A member of the Spanish royal family, her husband, a former regional premier and 15 other people will stand trial early next year over the Nóos scandal.
A court in Palma de Mallorca has set January 11, 2016 as the start date of a historic trial that will mark the first time a royal will sit in the dock in Spain.
It will also be something of a celebrity parade, with royal aides and former government officials called in as either suspects or witnesses.
Because of its scope, the trial will not be held inside the Palma courthouse, but at a larger building located across from the local penitentiary
Princess Cristina, King Felipe’s younger sister, is being accused of collaborating in her husband’s alleged crimes, although state prosecutors have not brought any charges against her. The charges were filed by Manos Limpias, a far-right labor union that has taken other well-known figures to court, most notably former Spanish High Court judge Baltasar Garzón.
Meanwhile, her husband Iñaki Urdangarin faces up to 19 years in prison if found guilty of embezzling around €6 million obtained through no-bid contracts for his Nóos Institute, a non-profit specializing in organizing sports and tourism events. His business partner Diego Torres faces similar charges.
The contracts were awarded by the regional governments of Valencia, Madrid and the Balearics. A former premier of the latter region, Jaume Matas, faces 11 years over several corruption cases including Nóos – which is itself an offshoot of the Palma Arena case, involving a sports venue built with taxpayers’ money that went grossly over budget.
Cristina de Borbón’s involvement in the case stems from the fact that much of the money secured by the Nóos Institute was channeled to Aizoon, a front company jointly owned by herself and her husband. Cristina used company credit cards to pay for personal expenses such as dance lessons and children’s clothing, then claimed them as business expenses in her tax filings, the investigation shows.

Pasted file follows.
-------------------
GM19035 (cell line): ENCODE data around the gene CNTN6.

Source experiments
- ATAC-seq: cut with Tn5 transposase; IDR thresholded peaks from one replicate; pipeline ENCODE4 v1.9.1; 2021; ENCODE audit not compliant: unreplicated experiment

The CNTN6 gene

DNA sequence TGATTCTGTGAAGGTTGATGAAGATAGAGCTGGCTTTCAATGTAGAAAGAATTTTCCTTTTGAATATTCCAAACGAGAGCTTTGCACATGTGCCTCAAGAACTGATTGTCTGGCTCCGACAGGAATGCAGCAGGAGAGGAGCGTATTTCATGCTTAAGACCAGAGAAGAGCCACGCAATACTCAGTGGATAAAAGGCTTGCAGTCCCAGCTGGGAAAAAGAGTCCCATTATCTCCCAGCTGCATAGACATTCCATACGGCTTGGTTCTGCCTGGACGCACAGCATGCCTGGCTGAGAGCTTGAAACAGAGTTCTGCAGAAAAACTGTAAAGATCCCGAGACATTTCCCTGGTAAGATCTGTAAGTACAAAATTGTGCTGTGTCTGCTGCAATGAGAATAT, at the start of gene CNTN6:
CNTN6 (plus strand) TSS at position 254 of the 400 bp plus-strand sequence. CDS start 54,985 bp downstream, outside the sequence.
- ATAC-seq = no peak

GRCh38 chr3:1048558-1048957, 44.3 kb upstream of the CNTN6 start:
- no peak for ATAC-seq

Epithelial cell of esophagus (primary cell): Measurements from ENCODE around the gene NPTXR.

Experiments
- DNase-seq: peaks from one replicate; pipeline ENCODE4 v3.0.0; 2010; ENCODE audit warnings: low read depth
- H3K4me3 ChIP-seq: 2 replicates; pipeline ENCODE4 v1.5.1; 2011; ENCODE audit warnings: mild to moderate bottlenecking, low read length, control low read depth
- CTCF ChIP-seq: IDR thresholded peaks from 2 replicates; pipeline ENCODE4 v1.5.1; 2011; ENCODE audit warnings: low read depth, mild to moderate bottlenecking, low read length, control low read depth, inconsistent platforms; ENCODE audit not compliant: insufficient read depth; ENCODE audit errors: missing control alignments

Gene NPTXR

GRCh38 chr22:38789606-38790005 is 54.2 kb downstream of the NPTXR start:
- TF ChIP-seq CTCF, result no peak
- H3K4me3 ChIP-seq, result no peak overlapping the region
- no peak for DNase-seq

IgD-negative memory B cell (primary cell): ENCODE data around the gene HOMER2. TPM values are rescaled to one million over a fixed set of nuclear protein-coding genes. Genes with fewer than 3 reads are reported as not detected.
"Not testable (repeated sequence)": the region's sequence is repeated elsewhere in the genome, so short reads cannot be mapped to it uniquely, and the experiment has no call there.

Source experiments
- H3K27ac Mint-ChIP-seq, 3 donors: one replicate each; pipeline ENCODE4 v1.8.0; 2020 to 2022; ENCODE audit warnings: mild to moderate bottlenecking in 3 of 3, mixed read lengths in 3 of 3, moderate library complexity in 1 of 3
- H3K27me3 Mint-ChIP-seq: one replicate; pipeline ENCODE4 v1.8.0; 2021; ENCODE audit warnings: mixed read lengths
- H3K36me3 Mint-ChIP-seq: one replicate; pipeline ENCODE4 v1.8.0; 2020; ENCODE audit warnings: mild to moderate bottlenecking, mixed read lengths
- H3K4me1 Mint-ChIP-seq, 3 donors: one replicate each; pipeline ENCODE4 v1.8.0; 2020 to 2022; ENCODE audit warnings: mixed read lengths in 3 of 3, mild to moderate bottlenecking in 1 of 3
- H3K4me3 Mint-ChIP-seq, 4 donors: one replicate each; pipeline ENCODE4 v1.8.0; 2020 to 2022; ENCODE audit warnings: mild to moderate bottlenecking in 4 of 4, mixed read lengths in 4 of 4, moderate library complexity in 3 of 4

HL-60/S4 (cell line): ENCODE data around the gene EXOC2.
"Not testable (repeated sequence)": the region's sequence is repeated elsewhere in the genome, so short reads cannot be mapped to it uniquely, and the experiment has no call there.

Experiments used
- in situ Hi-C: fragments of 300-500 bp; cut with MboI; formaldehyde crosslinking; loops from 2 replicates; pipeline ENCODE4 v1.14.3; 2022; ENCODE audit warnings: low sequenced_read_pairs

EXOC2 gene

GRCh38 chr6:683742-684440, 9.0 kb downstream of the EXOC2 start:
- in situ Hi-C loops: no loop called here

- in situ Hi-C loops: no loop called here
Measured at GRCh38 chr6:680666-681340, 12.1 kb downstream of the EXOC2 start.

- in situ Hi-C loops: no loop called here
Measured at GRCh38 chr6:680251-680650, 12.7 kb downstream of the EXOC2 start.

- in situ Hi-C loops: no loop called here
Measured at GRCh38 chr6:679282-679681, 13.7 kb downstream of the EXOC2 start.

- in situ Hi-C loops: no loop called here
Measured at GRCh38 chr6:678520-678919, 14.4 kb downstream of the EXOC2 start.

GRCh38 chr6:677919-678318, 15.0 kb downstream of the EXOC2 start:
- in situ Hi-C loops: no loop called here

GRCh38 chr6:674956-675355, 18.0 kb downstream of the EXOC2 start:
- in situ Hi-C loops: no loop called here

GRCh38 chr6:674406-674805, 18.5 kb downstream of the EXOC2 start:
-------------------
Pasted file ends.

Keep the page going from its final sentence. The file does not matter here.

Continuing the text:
Witnesses who have been called to provide testimony at the upcoming trial include former deputy prime minister Rodrigo Rato, who is facing a court case of his own over alleged tax fraud, and former Valencian premier Francisco Camps, who stepped down in July 2011 to avoid facing trial while in office in connection with the Gürtel corruption case.
Ex-Madrid mayors Alberto Ruiz-Gallardón and Ana Botella have also been called in to give depositions. Other salient witnesses include former chiefs of the Royal Household, a lawyer for the royal family and the personal secretary to both of King Felipe’s sisters.
Because of its scope, the trial will not be held inside the Palma courthouse, but at a larger building located across from the local penitentiary. It is expected to last several months.
The Nóos investigation began in 2008 as a joint project between Judge José Castro and his anticorruption attorney Pedro Horrach, who had successfully cooperated in the past on graft cases.
But both men had a public confrontation over the issue of Cristina de Borbón, whom Horrach refused to prosecute on the grounds that she was exclusively being targeted because of who she was, at a time when the popularity of the Spanish monarchy was at an all-time low.
Castro instead held that nobody is immune to the law, not even a royal. Cristina unsuccessfully tried every legal avenue available to her to avoid going to trial.
Cristina de Borbón and her husband were effectively dropped from the Spanish royal family’s official agenda in a bid to distance the institution from claims of corruption.
English version by Susana Urra.